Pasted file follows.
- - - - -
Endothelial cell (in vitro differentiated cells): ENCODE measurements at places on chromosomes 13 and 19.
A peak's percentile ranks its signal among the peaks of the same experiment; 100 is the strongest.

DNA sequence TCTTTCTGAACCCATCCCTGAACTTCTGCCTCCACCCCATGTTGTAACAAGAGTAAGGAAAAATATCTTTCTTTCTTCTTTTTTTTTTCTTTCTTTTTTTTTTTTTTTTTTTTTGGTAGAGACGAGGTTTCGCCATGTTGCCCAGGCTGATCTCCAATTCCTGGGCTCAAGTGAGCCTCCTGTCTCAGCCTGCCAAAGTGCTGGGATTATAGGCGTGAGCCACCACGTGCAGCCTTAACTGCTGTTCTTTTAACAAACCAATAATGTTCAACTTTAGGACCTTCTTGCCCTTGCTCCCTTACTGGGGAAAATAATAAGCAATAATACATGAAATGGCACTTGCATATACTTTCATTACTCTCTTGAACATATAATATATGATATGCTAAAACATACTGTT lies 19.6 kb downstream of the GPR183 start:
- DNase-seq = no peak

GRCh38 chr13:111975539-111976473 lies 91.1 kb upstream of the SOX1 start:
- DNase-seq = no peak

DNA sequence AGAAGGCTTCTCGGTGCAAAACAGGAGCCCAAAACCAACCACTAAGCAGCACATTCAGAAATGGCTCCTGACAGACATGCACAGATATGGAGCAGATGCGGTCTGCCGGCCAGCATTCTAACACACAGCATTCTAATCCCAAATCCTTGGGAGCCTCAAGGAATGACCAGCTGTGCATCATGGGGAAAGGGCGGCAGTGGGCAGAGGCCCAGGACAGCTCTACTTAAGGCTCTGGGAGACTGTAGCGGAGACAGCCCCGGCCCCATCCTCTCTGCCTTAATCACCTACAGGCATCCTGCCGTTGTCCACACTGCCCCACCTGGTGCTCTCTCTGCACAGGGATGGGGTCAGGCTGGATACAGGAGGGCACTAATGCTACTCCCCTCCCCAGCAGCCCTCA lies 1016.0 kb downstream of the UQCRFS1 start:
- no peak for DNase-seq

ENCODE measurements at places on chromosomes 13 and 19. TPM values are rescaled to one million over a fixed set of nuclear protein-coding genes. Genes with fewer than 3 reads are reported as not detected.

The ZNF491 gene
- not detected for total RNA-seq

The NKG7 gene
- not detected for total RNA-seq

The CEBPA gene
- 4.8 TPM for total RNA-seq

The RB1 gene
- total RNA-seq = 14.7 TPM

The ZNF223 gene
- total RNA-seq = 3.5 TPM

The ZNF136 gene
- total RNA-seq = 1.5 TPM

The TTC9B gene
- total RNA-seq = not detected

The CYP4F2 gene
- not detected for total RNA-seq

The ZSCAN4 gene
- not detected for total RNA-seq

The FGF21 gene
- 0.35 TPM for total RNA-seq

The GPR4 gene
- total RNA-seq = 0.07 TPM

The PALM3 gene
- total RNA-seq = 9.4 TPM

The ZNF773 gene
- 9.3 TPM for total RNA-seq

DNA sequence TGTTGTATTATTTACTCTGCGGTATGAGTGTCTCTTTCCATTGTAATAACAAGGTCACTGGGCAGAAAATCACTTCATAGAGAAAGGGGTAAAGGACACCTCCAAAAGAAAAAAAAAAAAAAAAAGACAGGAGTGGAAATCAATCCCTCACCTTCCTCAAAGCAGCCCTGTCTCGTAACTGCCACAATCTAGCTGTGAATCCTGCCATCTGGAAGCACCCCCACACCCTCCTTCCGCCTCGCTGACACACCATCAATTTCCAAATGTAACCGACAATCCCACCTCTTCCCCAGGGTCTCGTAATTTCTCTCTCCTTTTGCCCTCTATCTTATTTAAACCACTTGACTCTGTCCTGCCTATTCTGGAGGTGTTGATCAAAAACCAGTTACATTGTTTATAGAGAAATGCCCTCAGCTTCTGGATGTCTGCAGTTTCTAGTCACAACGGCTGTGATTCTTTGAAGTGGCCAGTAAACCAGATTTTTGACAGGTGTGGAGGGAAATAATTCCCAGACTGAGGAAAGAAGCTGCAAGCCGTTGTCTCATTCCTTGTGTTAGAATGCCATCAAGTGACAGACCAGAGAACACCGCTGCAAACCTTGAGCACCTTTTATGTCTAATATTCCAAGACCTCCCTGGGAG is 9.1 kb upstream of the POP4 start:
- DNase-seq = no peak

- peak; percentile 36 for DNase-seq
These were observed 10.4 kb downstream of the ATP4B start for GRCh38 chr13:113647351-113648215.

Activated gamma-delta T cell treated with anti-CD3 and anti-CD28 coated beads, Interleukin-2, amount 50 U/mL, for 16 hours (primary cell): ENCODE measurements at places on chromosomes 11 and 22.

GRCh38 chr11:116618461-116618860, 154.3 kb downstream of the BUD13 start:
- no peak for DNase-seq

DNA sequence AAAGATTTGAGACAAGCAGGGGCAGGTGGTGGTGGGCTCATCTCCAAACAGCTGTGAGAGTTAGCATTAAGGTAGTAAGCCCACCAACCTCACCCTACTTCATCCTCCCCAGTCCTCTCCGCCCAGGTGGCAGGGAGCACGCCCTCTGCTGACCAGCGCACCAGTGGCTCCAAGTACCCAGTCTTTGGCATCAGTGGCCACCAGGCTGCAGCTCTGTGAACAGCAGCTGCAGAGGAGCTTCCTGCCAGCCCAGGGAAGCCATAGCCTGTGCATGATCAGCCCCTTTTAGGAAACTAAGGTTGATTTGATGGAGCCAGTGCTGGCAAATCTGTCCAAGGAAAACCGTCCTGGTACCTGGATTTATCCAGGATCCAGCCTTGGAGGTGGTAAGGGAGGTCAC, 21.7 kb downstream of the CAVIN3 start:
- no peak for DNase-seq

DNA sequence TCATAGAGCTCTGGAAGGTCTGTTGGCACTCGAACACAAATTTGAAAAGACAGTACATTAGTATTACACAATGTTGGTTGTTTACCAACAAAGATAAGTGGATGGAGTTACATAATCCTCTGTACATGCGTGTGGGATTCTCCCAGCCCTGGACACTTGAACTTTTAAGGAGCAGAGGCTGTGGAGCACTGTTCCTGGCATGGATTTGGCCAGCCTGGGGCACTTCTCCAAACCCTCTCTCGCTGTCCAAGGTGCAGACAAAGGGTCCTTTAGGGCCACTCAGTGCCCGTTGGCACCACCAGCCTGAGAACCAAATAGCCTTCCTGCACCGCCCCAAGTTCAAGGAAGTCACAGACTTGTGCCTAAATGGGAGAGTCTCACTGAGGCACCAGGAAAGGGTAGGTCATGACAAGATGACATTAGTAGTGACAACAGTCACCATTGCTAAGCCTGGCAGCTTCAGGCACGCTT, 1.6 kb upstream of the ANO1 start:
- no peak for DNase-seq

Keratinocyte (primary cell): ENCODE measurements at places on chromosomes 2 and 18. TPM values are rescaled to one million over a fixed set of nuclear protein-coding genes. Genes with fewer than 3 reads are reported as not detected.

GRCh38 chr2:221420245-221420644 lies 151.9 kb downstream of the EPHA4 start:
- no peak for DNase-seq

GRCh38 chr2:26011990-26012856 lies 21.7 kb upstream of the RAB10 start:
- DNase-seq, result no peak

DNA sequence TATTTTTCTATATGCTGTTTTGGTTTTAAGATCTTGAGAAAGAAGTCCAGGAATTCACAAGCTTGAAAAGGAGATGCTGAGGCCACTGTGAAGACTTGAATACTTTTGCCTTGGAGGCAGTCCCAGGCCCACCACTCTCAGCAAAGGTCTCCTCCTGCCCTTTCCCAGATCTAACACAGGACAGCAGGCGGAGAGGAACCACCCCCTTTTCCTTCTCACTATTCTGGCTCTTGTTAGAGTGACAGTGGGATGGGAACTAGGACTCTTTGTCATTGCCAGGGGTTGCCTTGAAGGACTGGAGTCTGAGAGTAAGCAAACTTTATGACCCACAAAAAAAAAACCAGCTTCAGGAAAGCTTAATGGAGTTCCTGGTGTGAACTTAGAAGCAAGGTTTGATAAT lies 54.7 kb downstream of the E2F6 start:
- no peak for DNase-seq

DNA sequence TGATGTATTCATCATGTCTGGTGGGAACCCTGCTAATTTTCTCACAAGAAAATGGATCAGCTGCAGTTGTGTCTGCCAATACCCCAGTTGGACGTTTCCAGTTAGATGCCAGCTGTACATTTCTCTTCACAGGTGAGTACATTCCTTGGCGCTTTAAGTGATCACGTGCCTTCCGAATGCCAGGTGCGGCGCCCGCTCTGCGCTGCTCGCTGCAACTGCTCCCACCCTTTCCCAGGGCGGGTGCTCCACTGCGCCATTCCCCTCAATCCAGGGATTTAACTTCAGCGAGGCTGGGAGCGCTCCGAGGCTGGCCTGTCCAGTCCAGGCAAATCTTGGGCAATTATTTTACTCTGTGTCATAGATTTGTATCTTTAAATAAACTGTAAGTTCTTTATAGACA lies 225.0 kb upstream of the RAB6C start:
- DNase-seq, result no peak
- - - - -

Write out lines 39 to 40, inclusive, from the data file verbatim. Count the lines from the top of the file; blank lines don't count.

These were observed 10.4 kb downstream of the ATP4B start for GRCh38 chr13:113647351-113648215.

Activated gamma-delta T cell treated with anti-CD3 and anti-CD28 coated beads, Interleukin-2, amount 50 U/mL, for 16 hours (primary cell): ENCODE measurements at places on chromosomes 11 and 22.